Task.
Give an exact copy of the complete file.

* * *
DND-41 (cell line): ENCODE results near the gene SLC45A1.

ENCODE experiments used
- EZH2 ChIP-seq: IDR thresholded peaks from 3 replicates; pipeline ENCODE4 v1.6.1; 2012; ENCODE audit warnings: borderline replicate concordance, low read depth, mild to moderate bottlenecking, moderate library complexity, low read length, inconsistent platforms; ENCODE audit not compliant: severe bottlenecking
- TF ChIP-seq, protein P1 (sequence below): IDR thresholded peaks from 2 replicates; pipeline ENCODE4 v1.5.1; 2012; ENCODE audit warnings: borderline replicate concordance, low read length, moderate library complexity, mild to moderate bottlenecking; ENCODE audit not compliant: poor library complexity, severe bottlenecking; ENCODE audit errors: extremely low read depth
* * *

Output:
DND-41 (cell line): ENCODE results near the gene SLC45A1.

ENCODE experiments used
- EZH2 ChIP-seq: IDR thresholded peaks from 3 replicates; pipeline ENCODE4 v1.6.1; 2012; ENCODE audit warnings: borderline replicate concordance, low read depth, mild to moderate bottlenecking, moderate library complexity, low read length, inconsistent platforms; ENCODE audit not compliant: severe bottlenecking
- TF ChIP-seq, protein P1 (sequence below): IDR thresholded peaks from 2 replicates; pipeline ENCODE4 v1.5.1; 2012; ENCODE audit warnings: borderline replicate concordance, low read length, moderate library complexity, mild to moderate bottlenecking; ENCODE audit not compliant: poor library complexity, severe bottlenecking; ENCODE audit errors: extremely low read depth